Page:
Washington Heights Half-Welcomes MTV Series

By Sandra E. Garcia on Jan 7th, 2013

The cast of new MTV docu-drama, Washington Heights

Cast members of the new MTV reality series “Washington Heights” stand on their turf. (Photo by MTV)

Washington Heights will hit the small screen this week and the community is not keeping quiet about it.

When an MTV “docudrama” series called “Washington Heights,”  by Gigantic! productions, makes its debut Wednesday, viewers across the country and around the world will meet nine 20- to 25-year old Washington Heights residents trying to make their way in the world.

The first episode introduces the cast of friends: JP, the aspiring rapper known as Audubon; Reyna, the outspoken firecracker; Frankie, the bluntly honest poet; and Ludwin, who hopes to break into the fashion industry.

There’s the slugger Jimmy, who wants to play major league baseball, and his main squeeze Eliza, the outsider from New Jersey. And Rico the aspiring actor and his brother Frederick, who’s into designing clothes. Finally, Taylor is the “white girl” who is true to herself but very uptown.

“Our neighborhood is so reflective of our culture and what we go through,” JP said in a phone interview.

He wants to put a positive version of Washington Heights on the map. “Rappers mention Washington Heights when they go uptown for drugs, that’s what they are expecting,” he said. “What they are going to see on the show is way deeper.”

Conceived three years ago, the show was shot in northern Manhattan from December to May. MTV will air 11 episodes this season, one each week.

The second episode follows JP/Audubon as he performs at the local lounge Phuket and shows the drama that develops within such a diverse group of friends.

JP recruited the rest of the cast.  After he sent out a tweet seeking people willing to be involved in the project, no one responded, “so I just asked my friends to do it,” he said.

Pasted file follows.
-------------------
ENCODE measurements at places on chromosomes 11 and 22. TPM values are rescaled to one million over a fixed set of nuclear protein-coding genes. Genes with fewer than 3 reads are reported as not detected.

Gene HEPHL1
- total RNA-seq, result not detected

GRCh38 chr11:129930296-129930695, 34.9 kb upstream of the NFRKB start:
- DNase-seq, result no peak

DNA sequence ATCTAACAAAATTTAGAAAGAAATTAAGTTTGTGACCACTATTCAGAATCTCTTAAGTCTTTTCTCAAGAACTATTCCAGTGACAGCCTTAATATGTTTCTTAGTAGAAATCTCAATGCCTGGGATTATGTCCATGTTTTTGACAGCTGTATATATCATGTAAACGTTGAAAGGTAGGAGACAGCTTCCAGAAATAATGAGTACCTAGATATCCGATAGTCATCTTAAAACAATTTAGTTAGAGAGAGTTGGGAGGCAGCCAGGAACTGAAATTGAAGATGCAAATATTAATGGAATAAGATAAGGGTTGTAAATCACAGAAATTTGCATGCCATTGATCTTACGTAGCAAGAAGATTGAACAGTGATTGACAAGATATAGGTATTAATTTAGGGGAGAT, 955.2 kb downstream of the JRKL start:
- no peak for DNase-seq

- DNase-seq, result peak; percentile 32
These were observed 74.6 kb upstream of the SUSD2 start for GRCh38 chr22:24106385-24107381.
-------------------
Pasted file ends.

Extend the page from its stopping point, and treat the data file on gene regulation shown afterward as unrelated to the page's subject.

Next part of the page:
“We wanted to show a positive side to the neighborhood, and the people in it,” said Beck Hickey, co-creator of the show. “The neighborhood is beautiful and rich, but there are also these hardworking young adults with goals and aspirations.”

But when uptown residents voiced their opinions on social media forums, many were upset about the show’s trailer, which included a fight in front of APT.78, a bar on 191st Street.

Locals claimed the show was scripted and unreal and feared that their beloved neighborhood would not be accurately portrayed.

“I’m not too crazy about the show,” said Ramona Reyes, 25. “The Heights to me is beautiful and full of culture,” she said. “It has its bad side but I hope they portray us right.”

Hickey said that the street brawl “was a natural situation,” not a fabricated dramatic event “to keep people watching.”

“Good or bad we are going to follow these kids. It’s not all about the fight, it’s about how the fight affects their friendship,” said Hickey.

On the business side of things, community board members sound happy about the show and hope it boosts local businesses.

“People love to visit businesses that they see on TV,” said Ariel Ferreira, chair of Community Board 12′s business development committee. ”People loved going to the soup shop or diner that they saw on Seinfeld, or the little restaurant from the movie ‘Serendipity.’”

Uptown Collective Editor-In-Chief Led Black has no doubt residents will love the show and the cinematic way it depicts Washington Heights.

“The show does not push the same old stereotypes about Washington Heights,” said Black. “The show properly conveys the beauty of Washington Heights and I believe it will provide a positive vision of the neighborhood.”

He added, “Our neighborhood is finally getting its proper shine.”

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